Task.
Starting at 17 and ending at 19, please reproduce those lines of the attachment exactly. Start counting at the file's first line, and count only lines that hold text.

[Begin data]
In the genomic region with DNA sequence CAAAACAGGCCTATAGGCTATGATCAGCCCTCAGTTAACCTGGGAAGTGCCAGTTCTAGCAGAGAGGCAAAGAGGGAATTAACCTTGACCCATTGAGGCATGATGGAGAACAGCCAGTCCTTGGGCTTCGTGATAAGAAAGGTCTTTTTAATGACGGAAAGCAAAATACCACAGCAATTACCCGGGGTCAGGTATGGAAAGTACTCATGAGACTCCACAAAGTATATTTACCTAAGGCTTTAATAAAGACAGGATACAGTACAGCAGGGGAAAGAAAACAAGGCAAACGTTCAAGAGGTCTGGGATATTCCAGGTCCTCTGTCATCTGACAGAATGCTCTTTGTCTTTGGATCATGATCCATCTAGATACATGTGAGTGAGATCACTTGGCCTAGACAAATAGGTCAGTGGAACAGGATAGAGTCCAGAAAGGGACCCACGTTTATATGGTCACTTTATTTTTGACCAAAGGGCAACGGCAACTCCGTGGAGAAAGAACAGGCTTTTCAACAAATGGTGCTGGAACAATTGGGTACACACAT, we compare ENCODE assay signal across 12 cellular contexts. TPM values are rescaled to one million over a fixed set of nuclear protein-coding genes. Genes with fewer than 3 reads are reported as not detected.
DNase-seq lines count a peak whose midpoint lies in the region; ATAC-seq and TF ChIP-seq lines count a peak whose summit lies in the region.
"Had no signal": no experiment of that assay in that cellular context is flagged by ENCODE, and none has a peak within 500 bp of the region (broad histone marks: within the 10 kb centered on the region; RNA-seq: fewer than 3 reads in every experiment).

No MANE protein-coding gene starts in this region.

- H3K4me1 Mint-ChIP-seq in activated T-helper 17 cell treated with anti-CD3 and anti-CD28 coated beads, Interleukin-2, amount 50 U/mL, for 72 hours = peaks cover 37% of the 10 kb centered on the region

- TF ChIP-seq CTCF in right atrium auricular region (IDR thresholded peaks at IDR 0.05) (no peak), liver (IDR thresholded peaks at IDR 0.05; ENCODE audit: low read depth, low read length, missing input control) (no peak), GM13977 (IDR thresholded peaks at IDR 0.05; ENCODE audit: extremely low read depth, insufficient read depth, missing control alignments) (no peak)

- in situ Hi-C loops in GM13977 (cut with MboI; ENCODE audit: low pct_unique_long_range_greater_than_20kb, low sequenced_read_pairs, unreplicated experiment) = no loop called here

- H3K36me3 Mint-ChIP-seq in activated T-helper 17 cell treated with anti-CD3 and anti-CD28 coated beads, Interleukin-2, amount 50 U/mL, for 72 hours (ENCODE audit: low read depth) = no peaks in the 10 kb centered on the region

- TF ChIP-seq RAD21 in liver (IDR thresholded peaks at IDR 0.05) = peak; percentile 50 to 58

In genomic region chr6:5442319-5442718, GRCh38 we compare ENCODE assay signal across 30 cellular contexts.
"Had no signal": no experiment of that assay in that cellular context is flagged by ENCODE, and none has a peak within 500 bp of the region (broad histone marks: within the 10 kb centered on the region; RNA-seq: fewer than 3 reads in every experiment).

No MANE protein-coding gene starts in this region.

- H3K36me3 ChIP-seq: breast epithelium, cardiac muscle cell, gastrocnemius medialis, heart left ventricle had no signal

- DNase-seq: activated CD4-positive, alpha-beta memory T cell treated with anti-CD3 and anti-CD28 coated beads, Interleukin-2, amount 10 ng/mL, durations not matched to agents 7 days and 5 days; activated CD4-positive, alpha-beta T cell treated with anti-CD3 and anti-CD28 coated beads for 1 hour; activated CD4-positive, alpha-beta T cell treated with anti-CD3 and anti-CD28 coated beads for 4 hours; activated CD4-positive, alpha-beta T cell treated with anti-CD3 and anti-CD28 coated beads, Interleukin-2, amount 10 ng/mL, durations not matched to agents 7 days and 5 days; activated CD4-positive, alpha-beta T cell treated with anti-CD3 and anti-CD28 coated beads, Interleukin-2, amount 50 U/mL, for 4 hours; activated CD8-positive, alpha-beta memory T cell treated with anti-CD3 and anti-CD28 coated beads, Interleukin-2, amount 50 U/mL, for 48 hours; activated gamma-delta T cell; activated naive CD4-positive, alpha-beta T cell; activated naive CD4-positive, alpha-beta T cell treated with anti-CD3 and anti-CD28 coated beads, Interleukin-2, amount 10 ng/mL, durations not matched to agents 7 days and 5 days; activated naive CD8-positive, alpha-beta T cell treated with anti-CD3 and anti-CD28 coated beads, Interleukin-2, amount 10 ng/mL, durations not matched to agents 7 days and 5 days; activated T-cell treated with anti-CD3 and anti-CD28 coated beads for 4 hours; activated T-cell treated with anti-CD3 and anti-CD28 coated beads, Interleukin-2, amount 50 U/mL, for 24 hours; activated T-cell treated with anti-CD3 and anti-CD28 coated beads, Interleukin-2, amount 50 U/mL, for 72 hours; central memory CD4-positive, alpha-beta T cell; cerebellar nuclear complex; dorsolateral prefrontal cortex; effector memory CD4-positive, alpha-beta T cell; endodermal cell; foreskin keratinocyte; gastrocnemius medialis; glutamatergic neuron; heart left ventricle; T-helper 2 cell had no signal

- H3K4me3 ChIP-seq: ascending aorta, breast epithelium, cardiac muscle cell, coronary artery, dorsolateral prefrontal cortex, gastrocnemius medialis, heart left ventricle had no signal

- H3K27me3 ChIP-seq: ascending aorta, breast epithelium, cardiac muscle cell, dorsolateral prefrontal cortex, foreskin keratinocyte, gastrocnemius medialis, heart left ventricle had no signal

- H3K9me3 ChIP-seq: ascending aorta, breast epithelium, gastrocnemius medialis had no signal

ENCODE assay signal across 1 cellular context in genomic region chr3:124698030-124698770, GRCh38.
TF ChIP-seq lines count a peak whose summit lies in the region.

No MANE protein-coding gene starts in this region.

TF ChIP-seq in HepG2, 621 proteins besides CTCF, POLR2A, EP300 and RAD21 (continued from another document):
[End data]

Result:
- H3K9me3 ChIP-seq: ascending aorta, breast epithelium, gastrocnemius medialis had no signal

ENCODE assay signal across 1 cellular context in genomic region chr3:124698030-124698770, GRCh38.
TF ChIP-seq lines count a peak whose summit lies in the region.